1. FANTASTIC. Thanks so much for this special video with quality cc too. We invite you all, and we mean ALL to join the CCAC and help us tell the world. Remote CART is so much needed in so many places for so many millions of us, all ages.
    Lauren/CCAC/all volunteers, free membership; google the Collaborative for Communication Access via Captioning, the place to be for captioning advocacy (and that means CART too)

  2. I'm so happy Amanda got this opportunity and I'm so proud of my sister Denise who's Captioning business had the opportunity to help Amanda with her classes.

  3. Question please: a friend in the UK can click on that 4th icon (small box, middle of icons on lower right) and see also an "interactive captioning" for this video (along with full quality cc). Can someone tell me if this works in the USA? if so – how to activate it? (Interactive captioning is when there is also a rolling transcript, and one can click on any word, and that takes you to that section of the transcript). Best, LS/CCAC

  4. @siglmgga Yup. I see it here in the US. To activate the interactive transcript you just have to upload your own version of a transcript. It doesn't work for automatically generated captions.

  5. Can we find out where the student is today and wish her the best? Renewed interest in access for medical education, and also all healthcare, with access via captioning. Anyone know? ls (collaborative for communication access via captioning, google us)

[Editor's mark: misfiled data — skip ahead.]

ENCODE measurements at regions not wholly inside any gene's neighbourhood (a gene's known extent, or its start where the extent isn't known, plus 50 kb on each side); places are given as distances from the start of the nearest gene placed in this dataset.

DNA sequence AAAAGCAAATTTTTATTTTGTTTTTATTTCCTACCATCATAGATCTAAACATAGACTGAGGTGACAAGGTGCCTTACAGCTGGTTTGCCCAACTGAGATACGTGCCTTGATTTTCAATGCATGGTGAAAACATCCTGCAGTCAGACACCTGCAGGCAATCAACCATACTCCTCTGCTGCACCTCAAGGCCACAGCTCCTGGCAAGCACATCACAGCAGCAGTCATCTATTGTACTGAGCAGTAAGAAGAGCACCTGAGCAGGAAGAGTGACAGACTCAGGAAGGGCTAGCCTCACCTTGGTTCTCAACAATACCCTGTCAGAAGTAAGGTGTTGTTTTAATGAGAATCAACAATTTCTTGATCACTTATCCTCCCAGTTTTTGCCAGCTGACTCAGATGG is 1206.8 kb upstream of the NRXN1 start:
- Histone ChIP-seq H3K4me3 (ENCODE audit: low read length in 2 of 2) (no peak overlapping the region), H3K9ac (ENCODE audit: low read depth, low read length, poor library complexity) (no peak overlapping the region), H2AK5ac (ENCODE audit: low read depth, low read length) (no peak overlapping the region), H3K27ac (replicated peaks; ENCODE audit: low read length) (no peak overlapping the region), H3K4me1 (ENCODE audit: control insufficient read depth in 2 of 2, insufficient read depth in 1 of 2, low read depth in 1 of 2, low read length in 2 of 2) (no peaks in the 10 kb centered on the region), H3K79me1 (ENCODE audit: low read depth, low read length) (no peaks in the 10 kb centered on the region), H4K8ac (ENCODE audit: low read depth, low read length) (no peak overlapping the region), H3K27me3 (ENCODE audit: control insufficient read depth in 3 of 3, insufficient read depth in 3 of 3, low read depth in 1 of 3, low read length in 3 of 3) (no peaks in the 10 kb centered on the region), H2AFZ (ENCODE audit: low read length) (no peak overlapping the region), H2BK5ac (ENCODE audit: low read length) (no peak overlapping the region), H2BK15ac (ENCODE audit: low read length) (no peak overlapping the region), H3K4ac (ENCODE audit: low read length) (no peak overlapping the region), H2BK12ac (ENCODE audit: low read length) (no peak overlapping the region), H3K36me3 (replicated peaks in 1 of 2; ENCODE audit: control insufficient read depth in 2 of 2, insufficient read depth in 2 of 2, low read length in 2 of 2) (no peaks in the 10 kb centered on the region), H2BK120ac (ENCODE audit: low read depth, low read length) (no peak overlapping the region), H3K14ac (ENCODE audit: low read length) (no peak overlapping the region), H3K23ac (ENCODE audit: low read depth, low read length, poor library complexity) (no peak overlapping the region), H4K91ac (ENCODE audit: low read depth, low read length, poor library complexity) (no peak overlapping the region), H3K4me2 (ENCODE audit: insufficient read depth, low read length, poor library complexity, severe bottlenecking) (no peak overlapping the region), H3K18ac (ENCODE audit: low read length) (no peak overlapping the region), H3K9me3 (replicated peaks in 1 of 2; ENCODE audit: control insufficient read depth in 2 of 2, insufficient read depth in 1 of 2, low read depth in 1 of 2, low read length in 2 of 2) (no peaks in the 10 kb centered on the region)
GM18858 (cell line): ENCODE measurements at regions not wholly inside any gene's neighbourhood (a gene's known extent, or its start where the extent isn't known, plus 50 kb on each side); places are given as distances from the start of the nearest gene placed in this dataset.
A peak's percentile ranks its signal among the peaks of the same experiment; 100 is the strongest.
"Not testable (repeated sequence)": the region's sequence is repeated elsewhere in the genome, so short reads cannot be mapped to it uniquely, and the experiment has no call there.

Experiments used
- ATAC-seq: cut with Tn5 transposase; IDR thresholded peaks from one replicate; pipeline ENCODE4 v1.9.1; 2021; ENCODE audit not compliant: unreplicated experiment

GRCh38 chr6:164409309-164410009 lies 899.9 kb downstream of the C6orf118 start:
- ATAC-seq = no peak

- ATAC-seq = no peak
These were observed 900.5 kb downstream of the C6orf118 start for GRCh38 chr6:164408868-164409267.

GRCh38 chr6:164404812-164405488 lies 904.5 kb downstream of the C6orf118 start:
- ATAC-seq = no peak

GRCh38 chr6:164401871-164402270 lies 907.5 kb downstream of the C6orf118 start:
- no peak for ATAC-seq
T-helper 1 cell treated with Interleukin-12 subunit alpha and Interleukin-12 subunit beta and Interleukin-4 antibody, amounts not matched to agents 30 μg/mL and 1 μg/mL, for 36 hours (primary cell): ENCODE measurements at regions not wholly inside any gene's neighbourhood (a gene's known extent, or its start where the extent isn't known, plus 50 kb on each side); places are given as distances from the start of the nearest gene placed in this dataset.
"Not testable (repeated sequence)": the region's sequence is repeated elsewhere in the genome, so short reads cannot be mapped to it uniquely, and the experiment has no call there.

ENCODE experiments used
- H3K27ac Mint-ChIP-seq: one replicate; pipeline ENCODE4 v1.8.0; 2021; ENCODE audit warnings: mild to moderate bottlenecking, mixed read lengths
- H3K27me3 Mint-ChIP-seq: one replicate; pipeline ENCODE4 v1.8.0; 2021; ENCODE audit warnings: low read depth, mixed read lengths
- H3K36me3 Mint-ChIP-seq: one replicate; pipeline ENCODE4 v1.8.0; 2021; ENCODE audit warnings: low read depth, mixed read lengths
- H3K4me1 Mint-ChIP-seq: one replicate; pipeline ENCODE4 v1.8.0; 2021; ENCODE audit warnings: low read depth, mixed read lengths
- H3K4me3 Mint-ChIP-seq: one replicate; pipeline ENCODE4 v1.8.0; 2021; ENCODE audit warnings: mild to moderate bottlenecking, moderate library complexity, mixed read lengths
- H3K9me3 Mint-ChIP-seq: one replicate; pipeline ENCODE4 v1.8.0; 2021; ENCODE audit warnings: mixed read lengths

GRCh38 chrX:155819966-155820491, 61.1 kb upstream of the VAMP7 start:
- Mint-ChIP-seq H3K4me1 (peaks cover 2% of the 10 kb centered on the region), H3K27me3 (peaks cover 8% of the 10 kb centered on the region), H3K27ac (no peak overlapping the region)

6. For everyone who has asked for an update on Amanda, we have posted a link at the bottom of the original video description. We know you join us in wishing her a successful fourth year in medical school!

  7. We now just need access please with quality captioning – look at the quality of the automatic cc on the new video (not good) – thanks if you can update that soon. Great to have this for so many of us with hearing loss and passionate about captioning inclusion creating inclusion! cheers, ls/ccacaptioning

  8. please see comment above about including quality video captioning here also so we can tune in to this update…

  9. Video captioning was added the day after we posted the video. We apologize for not having it originally and our delayed response to your message.

  10. 100 hard of hearing and Deaf became doctor in USA. Some of Deaf wear cohlear implant and other guy sign language in surgery during knee surgery. Amazing to learn about her ability to dealing what is the surgery was about. Amazing!! 

  11. if i needed surgery I would have every confidence in a deaf surgeon because deaf people in many ways are better educated. they usually sit at the front of the class to lipread and thus pick up more. Also a lifetime of sign language would give a person much better control of their hand and eye coordination. Very likely a deaf surgeon could pick things up that a hearing doctor might miss and thus would be an asset rather than a liability.